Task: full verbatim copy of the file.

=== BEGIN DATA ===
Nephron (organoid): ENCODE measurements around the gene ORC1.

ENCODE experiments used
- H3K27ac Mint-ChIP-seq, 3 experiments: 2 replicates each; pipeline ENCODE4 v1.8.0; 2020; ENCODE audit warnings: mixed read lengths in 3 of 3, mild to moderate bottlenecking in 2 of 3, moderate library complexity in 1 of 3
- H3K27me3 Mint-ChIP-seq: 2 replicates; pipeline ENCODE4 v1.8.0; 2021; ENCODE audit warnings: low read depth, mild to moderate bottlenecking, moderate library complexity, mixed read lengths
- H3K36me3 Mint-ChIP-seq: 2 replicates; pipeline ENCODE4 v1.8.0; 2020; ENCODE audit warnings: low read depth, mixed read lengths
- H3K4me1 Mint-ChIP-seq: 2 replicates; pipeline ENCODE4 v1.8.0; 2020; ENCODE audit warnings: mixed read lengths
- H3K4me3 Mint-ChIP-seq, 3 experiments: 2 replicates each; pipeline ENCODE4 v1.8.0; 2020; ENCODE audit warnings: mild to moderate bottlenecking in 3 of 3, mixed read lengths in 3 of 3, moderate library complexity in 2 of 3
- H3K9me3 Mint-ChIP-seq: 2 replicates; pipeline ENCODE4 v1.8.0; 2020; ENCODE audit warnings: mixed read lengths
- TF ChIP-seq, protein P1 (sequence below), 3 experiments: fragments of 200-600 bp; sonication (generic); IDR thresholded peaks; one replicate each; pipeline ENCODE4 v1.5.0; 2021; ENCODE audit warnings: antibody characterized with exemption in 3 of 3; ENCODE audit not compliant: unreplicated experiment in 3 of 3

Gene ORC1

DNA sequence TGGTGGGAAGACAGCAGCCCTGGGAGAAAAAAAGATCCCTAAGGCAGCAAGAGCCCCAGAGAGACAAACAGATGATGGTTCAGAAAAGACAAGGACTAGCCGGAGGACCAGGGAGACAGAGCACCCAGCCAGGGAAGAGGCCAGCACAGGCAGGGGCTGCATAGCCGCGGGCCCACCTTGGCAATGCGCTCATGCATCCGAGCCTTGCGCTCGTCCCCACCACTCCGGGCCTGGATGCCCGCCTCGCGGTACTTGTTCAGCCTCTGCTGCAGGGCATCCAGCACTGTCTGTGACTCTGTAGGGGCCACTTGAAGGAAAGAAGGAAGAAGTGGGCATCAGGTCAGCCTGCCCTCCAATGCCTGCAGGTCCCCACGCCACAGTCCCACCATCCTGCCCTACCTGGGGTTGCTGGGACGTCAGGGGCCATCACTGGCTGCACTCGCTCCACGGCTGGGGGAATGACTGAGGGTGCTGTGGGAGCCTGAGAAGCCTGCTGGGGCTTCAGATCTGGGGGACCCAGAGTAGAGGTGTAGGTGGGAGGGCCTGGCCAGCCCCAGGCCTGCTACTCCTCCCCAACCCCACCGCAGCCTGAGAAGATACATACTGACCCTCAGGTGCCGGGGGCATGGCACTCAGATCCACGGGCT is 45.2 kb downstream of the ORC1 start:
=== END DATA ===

Nephron (organoid): ENCODE measurements around the gene ORC1.

ENCODE experiments used
- H3K27ac Mint-ChIP-seq, 3 experiments: 2 replicates each; pipeline ENCODE4 v1.8.0; 2020; ENCODE audit warnings: mixed read lengths in 3 of 3, mild to moderate bottlenecking in 2 of 3, moderate library complexity in 1 of 3
- H3K27me3 Mint-ChIP-seq: 2 replicates; pipeline ENCODE4 v1.8.0; 2021; ENCODE audit warnings: low read depth, mild to moderate bottlenecking, moderate library complexity, mixed read lengths
- H3K36me3 Mint-ChIP-seq: 2 replicates; pipeline ENCODE4 v1.8.0; 2020; ENCODE audit warnings: low read depth, mixed read lengths
- H3K4me1 Mint-ChIP-seq: 2 replicates; pipeline ENCODE4 v1.8.0; 2020; ENCODE audit warnings: mixed read lengths
- H3K4me3 Mint-ChIP-seq, 3 experiments: 2 replicates each; pipeline ENCODE4 v1.8.0; 2020; ENCODE audit warnings: mild to moderate bottlenecking in 3 of 3, mixed read lengths in 3 of 3, moderate library complexity in 2 of 3
- H3K9me3 Mint-ChIP-seq: 2 replicates; pipeline ENCODE4 v1.8.0; 2020; ENCODE audit warnings: mixed read lengths
- TF ChIP-seq, protein P1 (sequence below), 3 experiments: fragments of 200-600 bp; sonication (generic); IDR thresholded peaks; one replicate each; pipeline ENCODE4 v1.5.0; 2021; ENCODE audit warnings: antibody characterized with exemption in 3 of 3; ENCODE audit not compliant: unreplicated experiment in 3 of 3

Gene ORC1

DNA sequence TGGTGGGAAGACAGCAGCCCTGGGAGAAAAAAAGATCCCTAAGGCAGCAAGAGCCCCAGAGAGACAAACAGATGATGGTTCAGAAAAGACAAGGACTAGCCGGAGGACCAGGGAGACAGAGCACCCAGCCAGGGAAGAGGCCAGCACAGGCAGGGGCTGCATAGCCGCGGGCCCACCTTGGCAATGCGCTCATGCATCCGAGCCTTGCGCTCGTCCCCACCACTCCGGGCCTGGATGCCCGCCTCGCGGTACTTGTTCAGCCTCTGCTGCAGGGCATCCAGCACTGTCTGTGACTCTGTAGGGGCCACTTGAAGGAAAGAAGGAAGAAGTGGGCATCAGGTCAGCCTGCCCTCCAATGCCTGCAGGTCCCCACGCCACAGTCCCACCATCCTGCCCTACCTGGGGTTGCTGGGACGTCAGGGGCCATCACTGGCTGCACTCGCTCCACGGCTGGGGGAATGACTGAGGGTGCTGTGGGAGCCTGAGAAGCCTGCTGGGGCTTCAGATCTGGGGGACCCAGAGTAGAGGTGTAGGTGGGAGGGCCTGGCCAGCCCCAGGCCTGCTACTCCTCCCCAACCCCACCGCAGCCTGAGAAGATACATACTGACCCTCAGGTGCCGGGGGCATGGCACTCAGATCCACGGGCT is 45.2 kb downstream of the ORC1 start: